A Pain Diary is used to monitor pain over time, collect data on possible pain triggers and provide information for a healthcare provider to make best treatment decisions. It is often said that you are the most important person in the pain management process. If you are able to self-report, you should provide information for the Pain Diary.,   However, if you are unable to share information about your pain experience or maintain a Pain Diary this important task is often assumed by your caregiver.

  • Why to complete a Pain Diary
    • Primary Care Provider (PCP) or Specialist has asked you to track pain
    • Provides a written history of pain issues that can be shared with the healthcare provider and can support better treatment decisions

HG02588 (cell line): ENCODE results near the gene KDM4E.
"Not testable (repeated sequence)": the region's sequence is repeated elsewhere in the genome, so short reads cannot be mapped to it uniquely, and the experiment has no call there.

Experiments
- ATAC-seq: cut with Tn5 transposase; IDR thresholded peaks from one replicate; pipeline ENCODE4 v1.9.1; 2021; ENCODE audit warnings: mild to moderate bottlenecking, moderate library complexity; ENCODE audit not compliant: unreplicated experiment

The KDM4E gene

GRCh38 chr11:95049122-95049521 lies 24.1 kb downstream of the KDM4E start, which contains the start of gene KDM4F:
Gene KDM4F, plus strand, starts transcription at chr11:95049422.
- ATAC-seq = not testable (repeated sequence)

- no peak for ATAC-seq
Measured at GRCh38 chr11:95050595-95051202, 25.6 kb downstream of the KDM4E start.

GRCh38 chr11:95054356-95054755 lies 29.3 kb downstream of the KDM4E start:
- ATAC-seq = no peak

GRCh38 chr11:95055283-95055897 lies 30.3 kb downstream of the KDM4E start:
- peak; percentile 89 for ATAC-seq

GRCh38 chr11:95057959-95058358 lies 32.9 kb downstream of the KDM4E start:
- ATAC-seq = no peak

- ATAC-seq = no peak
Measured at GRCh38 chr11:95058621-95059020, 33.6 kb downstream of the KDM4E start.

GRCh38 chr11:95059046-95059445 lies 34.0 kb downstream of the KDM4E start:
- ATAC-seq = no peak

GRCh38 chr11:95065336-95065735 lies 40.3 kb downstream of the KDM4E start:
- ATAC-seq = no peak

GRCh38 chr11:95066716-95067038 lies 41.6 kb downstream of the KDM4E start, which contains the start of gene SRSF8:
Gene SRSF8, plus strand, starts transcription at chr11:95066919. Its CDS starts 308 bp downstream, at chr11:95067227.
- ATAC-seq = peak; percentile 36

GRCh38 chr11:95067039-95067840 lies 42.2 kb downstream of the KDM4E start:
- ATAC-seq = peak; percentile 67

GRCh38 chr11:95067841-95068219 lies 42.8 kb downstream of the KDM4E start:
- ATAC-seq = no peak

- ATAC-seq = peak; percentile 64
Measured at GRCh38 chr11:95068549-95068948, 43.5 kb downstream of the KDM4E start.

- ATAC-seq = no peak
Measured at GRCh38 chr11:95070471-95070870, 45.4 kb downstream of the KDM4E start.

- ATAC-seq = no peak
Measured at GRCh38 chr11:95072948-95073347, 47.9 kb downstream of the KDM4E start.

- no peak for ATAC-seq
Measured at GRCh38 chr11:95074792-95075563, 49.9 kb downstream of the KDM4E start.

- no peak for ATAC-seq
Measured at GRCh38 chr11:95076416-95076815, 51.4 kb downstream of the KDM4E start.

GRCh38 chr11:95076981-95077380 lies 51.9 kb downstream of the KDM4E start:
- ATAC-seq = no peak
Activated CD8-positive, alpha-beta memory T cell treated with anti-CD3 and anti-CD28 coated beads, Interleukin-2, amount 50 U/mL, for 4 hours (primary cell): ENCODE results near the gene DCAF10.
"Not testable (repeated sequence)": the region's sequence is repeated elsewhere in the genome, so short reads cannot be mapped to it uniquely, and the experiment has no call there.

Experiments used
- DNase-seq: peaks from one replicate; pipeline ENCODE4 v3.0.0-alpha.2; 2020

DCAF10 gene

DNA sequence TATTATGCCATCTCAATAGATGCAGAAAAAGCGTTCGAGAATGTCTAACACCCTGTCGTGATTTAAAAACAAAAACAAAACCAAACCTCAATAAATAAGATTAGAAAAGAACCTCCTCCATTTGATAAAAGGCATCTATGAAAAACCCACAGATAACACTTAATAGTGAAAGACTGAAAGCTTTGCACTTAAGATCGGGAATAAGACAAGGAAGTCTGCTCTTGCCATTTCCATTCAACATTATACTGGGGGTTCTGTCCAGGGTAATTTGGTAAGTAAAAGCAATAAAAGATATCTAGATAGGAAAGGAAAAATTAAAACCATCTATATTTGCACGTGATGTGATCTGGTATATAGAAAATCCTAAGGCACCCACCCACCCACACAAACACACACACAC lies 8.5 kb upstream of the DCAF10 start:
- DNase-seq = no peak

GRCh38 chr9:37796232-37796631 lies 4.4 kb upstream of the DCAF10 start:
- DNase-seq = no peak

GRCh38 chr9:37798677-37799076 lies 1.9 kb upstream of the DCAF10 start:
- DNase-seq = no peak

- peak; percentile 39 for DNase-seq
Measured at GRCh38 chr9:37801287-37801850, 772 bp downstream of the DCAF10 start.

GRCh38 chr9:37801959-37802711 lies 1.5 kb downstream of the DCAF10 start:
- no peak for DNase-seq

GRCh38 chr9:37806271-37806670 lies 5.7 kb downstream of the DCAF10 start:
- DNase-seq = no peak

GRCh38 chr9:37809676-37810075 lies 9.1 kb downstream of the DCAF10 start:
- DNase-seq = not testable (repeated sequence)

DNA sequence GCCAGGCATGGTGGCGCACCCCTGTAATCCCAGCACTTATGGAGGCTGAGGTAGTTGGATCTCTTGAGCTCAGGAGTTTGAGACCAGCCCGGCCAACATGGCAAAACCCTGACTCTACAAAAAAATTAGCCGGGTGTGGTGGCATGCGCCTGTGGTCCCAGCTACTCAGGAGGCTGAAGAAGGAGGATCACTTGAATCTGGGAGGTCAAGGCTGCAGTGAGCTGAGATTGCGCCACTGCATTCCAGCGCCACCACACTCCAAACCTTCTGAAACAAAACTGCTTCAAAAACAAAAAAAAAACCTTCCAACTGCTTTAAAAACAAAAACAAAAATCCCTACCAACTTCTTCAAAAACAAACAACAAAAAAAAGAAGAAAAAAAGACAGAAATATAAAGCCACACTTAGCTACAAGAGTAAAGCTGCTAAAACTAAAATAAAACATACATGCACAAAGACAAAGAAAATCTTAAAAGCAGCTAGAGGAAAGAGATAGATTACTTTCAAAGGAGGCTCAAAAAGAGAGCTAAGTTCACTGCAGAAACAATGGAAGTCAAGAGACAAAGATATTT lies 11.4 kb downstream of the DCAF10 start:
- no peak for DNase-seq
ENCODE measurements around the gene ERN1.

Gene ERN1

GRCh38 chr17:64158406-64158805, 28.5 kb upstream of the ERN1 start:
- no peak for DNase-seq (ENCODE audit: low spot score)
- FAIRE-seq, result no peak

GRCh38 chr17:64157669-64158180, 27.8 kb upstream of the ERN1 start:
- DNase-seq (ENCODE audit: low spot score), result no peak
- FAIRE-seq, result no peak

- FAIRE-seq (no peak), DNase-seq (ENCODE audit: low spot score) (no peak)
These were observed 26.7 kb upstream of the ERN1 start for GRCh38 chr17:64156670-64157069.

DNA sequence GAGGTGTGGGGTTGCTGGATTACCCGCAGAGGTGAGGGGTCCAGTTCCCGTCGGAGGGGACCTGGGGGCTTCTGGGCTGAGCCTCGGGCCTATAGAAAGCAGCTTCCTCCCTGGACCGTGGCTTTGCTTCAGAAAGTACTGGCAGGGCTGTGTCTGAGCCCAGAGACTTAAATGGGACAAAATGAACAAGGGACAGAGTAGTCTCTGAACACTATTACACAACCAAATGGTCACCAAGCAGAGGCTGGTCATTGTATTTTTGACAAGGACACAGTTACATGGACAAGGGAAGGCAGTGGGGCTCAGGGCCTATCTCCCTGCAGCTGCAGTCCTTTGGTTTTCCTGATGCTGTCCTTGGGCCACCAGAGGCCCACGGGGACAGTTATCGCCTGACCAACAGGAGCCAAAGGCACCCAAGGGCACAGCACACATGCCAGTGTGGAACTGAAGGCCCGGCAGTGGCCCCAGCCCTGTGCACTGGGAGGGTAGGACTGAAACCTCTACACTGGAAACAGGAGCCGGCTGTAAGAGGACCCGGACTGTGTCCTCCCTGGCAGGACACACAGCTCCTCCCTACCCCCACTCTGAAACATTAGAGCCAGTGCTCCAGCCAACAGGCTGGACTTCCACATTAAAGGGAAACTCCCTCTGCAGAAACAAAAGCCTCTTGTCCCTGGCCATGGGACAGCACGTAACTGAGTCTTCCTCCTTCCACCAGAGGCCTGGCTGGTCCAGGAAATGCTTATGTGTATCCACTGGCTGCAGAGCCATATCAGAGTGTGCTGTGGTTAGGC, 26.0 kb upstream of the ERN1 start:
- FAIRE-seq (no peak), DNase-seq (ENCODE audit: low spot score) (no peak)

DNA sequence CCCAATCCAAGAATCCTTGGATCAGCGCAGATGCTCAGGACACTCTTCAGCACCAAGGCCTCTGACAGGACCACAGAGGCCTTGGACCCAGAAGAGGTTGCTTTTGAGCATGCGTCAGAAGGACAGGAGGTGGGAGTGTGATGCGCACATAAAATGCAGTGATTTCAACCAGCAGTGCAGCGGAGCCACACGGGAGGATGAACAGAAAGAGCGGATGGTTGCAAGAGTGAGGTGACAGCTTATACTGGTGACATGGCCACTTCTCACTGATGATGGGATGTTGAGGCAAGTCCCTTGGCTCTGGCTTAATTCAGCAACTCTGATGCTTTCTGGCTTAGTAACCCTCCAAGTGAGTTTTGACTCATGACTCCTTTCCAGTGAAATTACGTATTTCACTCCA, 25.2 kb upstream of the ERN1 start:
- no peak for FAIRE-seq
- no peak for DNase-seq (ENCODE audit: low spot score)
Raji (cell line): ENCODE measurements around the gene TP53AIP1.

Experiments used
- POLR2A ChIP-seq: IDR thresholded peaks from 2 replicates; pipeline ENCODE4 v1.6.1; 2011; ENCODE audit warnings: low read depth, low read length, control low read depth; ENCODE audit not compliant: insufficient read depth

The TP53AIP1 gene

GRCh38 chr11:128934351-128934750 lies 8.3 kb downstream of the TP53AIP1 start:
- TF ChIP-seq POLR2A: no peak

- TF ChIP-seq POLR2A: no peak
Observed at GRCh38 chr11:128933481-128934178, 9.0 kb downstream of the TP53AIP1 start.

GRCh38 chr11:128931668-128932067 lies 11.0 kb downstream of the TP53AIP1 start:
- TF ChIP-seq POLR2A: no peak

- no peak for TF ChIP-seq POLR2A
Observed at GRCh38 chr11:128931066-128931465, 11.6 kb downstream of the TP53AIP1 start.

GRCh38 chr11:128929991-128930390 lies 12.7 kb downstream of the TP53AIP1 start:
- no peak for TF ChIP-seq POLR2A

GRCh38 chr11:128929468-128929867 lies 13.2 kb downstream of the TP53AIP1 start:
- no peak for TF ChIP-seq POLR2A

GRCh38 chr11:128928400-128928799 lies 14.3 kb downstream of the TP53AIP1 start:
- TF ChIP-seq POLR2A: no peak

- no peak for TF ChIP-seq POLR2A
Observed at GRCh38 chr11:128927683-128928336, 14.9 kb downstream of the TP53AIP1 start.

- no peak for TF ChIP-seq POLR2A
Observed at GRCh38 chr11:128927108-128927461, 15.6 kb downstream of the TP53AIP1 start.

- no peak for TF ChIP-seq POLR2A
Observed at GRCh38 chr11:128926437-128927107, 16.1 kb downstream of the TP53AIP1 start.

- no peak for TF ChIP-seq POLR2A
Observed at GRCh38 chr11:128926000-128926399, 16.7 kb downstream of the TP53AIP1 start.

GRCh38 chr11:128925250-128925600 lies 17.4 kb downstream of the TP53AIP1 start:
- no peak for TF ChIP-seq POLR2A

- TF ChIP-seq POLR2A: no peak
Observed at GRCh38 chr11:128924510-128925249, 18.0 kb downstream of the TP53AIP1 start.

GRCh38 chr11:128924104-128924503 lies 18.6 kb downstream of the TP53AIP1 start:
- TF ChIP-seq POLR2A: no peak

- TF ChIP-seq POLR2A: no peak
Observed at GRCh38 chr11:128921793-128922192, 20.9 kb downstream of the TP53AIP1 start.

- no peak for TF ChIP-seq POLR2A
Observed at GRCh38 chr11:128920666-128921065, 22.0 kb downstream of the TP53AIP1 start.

• When to complete a Pain Diary
    • On a routine basis to track pain, preferably daily
    • For additional acute pain episodes as they occur
  • What to track on a Pain Diary
    • Date/Time
    • Location of Pain
    • Intensity of Pain
    • Impact of pain on function
    • Aggravating factors (what were you doing when pain started/increased?)
    • Treatments tried and their effect on pain
    • Other problems or side effects

pain diary example







PDF iconFAST FACTS - Patients: Using a Pain Diary - PDF Version